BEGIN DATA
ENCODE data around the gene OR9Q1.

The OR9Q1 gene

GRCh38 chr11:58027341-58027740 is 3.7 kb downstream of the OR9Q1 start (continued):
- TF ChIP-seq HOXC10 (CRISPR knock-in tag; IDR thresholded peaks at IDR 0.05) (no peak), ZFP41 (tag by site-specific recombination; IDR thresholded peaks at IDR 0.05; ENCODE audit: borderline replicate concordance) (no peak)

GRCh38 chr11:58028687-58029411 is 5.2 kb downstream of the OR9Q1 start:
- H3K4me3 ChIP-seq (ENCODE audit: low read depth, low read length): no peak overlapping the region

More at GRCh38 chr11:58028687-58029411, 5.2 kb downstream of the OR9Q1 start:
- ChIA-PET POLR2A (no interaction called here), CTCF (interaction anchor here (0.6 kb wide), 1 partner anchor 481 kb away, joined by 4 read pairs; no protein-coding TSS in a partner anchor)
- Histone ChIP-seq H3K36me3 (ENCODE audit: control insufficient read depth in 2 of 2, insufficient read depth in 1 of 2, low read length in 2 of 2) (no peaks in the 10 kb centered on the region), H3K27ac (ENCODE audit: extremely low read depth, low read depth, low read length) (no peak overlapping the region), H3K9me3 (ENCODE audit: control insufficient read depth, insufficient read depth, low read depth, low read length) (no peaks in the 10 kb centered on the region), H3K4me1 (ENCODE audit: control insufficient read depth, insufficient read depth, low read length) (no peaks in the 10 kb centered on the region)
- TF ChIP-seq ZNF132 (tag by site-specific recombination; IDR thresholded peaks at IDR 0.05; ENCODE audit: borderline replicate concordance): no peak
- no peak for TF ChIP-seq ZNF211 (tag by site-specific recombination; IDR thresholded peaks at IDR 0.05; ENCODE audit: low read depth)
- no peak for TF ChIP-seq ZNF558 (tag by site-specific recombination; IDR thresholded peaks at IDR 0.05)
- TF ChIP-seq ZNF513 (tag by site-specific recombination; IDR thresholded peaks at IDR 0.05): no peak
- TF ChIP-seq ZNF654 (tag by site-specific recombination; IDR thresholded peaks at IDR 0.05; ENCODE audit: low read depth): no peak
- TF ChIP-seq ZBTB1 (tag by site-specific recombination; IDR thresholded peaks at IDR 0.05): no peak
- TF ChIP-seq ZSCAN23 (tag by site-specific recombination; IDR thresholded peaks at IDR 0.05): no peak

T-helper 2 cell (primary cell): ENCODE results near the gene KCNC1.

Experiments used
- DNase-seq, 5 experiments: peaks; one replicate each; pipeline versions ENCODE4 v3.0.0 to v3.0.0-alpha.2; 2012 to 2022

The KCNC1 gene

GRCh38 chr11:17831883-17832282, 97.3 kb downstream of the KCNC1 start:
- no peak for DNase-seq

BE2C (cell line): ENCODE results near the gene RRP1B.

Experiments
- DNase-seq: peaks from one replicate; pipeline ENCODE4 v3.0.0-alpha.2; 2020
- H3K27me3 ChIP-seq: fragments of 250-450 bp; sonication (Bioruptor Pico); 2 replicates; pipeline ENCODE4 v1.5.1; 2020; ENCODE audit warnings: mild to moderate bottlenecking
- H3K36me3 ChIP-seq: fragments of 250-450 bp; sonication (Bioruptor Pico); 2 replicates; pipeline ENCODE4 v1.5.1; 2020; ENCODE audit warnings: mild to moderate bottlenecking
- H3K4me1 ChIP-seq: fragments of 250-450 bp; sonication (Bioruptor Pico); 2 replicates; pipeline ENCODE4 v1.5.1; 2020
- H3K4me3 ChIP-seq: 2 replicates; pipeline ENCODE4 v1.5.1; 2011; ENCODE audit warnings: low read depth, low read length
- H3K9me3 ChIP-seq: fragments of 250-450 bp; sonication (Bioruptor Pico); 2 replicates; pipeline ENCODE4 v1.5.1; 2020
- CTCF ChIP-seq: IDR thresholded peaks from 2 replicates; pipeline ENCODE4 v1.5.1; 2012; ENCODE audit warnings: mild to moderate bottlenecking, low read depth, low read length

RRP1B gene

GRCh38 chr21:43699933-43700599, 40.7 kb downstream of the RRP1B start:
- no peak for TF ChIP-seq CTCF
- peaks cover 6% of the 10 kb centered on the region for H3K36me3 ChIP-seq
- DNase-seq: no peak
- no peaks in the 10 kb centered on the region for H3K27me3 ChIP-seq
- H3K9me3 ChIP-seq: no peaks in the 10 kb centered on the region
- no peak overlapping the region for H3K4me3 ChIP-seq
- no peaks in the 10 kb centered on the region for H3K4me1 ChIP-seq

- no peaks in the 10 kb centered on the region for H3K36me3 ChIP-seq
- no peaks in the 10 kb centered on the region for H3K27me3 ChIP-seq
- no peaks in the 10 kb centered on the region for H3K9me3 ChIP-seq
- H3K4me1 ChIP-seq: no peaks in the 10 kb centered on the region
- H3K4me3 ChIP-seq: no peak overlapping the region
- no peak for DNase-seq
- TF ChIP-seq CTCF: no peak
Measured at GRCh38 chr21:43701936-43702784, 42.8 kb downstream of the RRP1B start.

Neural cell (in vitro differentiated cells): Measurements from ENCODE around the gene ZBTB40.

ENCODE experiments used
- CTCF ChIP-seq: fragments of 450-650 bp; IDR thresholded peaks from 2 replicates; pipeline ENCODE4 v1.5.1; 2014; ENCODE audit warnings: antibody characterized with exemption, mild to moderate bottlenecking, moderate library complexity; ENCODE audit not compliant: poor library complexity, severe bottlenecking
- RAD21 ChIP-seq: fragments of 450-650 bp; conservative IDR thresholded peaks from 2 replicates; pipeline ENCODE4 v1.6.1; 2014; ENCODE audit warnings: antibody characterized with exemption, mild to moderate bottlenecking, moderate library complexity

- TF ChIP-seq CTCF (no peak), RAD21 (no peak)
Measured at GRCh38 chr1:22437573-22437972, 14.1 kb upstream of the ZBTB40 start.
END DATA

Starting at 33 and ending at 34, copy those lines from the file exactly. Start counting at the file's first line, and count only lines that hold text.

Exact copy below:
GRCh38 chr21:43699933-43700599, 40.7 kb downstream of the RRP1B start:
- no peak for TF ChIP-seq CTCF